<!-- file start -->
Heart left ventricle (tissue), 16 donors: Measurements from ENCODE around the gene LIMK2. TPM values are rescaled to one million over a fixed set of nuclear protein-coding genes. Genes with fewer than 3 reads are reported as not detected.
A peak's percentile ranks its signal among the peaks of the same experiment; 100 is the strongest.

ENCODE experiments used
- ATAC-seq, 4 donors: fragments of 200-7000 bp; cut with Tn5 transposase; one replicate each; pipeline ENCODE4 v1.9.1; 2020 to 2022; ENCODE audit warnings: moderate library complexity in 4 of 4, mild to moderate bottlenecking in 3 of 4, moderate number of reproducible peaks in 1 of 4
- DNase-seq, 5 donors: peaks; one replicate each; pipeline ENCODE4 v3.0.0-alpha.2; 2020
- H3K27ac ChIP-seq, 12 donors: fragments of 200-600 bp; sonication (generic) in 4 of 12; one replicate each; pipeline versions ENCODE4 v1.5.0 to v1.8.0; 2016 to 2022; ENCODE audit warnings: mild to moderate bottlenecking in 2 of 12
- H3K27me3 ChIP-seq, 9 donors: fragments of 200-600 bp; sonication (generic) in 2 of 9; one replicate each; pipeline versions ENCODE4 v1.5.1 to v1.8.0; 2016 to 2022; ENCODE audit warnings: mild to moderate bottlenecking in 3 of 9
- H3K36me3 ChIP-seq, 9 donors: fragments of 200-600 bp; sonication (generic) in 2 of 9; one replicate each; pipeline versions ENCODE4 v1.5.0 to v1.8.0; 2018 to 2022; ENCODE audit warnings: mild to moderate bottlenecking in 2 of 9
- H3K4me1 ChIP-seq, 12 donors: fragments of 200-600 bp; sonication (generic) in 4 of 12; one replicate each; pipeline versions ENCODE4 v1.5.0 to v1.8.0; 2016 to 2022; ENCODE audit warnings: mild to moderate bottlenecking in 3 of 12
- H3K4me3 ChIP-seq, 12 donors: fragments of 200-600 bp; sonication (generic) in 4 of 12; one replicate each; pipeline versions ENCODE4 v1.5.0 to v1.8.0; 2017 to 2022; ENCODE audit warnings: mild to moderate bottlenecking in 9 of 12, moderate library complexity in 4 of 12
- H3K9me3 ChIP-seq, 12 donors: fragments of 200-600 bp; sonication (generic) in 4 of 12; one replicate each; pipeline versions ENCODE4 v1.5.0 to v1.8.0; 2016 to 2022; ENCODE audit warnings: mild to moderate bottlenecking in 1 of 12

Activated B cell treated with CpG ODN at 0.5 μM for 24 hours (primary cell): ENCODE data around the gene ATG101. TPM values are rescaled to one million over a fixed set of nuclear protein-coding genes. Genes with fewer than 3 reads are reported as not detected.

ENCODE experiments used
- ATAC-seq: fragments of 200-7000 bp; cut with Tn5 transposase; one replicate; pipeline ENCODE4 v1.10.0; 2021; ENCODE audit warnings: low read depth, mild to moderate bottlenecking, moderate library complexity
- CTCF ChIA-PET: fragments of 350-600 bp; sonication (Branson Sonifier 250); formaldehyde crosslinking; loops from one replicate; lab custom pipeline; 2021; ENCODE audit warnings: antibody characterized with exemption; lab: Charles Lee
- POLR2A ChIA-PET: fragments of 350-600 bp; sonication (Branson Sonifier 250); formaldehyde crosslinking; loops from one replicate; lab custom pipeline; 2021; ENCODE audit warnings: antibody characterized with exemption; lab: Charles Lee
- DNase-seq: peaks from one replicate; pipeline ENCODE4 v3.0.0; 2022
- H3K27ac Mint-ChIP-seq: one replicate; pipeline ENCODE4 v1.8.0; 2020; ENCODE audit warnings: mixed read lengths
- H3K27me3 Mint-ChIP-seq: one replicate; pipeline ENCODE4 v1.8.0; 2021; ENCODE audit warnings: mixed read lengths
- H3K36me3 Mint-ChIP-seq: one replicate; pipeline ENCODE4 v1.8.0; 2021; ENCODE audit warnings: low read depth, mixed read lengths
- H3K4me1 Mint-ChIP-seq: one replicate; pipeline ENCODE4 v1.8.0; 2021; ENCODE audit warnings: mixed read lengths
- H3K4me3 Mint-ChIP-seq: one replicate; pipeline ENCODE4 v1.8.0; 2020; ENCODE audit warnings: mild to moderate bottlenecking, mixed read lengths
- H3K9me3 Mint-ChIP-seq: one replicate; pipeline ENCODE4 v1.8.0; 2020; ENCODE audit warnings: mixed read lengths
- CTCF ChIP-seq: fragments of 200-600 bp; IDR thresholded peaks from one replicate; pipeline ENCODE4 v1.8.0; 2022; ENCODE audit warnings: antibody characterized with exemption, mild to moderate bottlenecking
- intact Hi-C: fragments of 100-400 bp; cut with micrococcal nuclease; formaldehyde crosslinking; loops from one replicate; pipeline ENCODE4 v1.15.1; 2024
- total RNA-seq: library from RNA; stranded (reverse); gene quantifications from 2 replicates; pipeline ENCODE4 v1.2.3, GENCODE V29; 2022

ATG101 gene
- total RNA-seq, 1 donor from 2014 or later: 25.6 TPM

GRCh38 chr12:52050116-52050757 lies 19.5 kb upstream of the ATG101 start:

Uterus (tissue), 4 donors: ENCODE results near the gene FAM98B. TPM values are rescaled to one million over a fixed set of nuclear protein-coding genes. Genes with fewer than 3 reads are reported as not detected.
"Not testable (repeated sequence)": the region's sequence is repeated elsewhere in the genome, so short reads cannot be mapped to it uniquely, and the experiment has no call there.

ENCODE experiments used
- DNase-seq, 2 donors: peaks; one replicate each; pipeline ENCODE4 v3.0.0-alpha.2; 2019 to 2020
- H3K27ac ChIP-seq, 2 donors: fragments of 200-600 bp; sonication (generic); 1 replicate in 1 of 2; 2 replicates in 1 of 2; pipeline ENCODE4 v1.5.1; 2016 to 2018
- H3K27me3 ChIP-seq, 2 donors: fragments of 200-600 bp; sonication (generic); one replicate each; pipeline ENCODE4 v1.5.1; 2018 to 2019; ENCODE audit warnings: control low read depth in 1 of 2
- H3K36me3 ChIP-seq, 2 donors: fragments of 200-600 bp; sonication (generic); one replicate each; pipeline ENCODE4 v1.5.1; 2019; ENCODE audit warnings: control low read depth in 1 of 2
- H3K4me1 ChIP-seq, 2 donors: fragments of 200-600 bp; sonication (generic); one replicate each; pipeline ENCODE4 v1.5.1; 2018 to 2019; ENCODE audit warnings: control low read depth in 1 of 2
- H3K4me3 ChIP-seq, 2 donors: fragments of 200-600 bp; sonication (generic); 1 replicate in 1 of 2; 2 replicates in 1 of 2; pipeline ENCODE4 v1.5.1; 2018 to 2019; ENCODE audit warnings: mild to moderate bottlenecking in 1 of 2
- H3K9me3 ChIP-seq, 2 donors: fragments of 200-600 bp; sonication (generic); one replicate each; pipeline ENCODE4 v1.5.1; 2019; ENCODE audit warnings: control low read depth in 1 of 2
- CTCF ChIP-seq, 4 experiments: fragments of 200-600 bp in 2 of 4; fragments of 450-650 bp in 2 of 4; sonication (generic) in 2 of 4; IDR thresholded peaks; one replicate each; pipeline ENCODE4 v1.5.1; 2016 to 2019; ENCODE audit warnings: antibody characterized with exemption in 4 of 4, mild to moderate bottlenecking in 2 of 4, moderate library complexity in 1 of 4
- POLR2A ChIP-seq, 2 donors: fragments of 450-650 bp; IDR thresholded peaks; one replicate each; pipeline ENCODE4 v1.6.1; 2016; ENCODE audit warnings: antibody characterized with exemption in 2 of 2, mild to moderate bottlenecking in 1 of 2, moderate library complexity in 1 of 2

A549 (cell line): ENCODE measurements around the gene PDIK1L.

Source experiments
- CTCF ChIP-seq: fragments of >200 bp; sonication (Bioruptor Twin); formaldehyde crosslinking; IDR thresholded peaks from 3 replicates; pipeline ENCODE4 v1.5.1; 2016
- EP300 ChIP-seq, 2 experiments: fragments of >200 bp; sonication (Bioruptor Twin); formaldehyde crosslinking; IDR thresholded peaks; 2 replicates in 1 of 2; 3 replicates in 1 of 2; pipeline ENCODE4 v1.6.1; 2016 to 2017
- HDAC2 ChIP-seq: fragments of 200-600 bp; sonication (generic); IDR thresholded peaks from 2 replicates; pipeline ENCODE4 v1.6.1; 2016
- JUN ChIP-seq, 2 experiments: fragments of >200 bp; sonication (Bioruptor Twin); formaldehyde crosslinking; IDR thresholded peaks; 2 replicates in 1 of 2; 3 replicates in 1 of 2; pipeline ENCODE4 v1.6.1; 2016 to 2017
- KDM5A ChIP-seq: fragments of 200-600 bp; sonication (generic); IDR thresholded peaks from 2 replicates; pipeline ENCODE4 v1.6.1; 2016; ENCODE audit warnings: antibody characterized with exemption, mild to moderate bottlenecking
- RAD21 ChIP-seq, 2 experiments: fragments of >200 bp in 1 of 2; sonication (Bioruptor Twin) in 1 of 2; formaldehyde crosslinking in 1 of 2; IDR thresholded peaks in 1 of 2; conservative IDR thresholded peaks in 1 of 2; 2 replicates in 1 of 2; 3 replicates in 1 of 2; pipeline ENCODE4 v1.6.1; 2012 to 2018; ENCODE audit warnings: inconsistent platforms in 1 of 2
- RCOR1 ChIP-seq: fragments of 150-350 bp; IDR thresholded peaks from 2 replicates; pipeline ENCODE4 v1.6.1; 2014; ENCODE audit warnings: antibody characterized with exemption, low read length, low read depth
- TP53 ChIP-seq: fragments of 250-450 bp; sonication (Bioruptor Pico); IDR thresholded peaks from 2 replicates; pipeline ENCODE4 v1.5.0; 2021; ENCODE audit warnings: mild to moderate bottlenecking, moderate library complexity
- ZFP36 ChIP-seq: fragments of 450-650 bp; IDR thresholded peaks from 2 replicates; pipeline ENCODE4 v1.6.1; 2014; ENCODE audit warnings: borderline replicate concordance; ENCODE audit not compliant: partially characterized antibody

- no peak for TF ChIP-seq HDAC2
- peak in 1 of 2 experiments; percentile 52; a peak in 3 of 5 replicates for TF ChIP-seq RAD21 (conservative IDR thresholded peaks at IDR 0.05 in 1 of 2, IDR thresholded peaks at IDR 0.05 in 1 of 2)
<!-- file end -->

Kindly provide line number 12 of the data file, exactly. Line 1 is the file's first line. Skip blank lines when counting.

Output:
Activated B cell treated with CpG ODN at 0.5 μM for 24 hours (primary cell): ENCODE data around the gene ATG101. TPM values are rescaled to one million over a fixed set of nuclear protein-coding genes. Genes with fewer than 3 reads are reported as not detected.